Use this URL to cite or link to this record in EThOS: https://ethos.bl.uk/OrderDetails.do?uin=uk.bl.ethos.819641
Title: Trafficked women in the media : discursive constructions of trafficked women in three media genres
Author: Stolic, Tijana
ISNI:       0000 0004 9359 3545
Awarding Body: London School of Economics and Political Science (LSE)
Current Institution: London School of Economics and Political Science (University of London)
Date of Award: 2019
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Abstract:
In this thesis I explore how women trafficked for sexual exploitation emerge as subjects of public pity in media discourse. I do this by analysing their depictions in three media genres: film, celebrity advocacy, and newspaper journalism. The broad goal of the study is to understand how proposals for emotional and moral obligation towards trafficked women are constructed in the mediated communication of human trafficking. More specifically, I explore the dichotomy between ideal and undeserving victimhood through an intersectional lens by analysing how the embodiment, agency, and vulnerability of trafficked women are constructed in the media. The analytics of mediation is employed as a methodological approach, combining multimodal and critical discourse analysis as tools for analysing data. My thesis reveals that representations of trafficked women are characterised by discursive ambivalence and that dominant trafficking discourses, which coalesce around depictions of naïve, innocent, young women exploited by evil traffickers carry the most visibility, which is reflected in laws, policies, and humanitarian and human rights appeals. But more importantly, rather than an absence of marginalised identities and narratives, this study shows that victim hierarchies legitimate only those voices which are already dominant in social and institutional discourse. In other words, victim hierarchies are problematic not only because they highlight some groups as particularly worthy of public pity, but because they create and perpetuate dominant discourses at the expense of contextualising and politicising marginalised subjectivities and experiences. Victim hierarchies, therefore, result in a discursive ambivalence within semiotic texts that do carry political potential but, as it is, fall short of giving full political agency to those trafficked women whose experiences and identities do not conform to notions of ideal victimhood.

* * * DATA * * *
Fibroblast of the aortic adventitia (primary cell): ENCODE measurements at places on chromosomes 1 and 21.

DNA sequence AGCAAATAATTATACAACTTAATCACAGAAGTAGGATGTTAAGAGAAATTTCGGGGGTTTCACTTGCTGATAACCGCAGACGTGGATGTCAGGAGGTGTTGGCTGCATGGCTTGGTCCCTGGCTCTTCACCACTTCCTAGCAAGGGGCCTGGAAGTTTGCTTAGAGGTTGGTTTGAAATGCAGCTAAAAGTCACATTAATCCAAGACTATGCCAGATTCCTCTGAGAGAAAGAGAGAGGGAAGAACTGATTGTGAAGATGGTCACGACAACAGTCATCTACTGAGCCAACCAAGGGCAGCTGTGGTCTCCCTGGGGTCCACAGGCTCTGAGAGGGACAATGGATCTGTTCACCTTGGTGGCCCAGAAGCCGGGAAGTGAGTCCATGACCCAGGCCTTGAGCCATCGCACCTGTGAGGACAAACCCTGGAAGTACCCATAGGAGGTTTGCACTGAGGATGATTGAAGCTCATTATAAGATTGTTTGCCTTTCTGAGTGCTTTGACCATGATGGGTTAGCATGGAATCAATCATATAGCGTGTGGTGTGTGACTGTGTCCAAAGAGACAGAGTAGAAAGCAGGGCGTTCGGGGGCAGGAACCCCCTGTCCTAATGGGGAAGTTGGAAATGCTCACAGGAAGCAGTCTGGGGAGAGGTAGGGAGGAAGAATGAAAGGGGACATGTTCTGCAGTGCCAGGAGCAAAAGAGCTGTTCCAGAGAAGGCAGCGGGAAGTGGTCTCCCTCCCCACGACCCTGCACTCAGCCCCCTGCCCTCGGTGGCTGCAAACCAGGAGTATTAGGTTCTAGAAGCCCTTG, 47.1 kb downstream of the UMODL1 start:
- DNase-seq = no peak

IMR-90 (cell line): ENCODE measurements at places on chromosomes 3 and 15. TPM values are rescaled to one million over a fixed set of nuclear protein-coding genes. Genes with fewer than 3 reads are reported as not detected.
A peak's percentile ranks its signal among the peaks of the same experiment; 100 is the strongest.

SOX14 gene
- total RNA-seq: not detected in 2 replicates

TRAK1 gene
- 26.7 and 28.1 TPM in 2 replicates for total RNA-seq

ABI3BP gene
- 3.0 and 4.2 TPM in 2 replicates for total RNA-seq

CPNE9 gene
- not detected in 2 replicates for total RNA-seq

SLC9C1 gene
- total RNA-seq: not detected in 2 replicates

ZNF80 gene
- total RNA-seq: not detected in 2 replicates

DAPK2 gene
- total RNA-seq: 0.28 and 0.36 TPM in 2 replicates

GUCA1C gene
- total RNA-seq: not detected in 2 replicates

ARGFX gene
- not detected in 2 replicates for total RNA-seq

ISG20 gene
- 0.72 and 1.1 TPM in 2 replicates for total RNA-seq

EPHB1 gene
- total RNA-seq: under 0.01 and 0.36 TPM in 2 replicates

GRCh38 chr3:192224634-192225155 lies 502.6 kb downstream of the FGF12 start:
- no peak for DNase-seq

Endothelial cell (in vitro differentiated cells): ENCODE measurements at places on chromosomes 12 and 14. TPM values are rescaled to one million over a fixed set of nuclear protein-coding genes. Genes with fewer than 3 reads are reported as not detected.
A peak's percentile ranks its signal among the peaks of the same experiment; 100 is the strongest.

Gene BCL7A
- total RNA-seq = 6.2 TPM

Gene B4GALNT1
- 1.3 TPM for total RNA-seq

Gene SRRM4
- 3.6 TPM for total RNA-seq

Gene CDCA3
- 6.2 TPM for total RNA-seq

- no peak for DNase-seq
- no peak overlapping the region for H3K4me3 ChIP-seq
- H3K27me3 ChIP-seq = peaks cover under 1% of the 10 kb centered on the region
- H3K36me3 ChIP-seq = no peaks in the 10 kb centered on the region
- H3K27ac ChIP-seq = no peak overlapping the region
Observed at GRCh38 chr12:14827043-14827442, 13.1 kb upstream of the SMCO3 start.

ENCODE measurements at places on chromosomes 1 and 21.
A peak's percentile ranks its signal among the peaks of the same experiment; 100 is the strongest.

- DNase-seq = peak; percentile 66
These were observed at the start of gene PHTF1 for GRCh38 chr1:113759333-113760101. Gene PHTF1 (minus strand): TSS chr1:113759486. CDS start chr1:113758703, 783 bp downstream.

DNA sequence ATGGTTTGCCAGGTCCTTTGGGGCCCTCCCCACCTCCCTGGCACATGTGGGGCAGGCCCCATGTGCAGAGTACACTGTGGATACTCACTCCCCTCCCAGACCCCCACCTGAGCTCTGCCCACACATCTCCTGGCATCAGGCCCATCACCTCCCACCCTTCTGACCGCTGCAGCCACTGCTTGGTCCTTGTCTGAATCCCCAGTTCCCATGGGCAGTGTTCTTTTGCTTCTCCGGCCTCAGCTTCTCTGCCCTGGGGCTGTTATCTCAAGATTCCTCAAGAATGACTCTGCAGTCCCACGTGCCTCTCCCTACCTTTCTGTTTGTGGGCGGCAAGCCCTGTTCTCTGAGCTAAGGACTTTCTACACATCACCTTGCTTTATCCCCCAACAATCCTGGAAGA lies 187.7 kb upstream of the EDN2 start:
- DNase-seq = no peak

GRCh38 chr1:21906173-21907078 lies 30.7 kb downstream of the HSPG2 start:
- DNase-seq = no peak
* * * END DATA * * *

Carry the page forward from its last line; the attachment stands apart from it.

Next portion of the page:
Supervisor: Not available Sponsor: Not available
Qualification Name: Thesis (Ph.D.) Qualification Level: Doctoral
EThOS ID: uk.bl.ethos.819641  DOI:
Keywords: HQ The family. Marriage. Woman ; HV Social pathology. Social and public welfare. Criminology ; PN1990 Broadcasting ; PN1993 Motion Pictures
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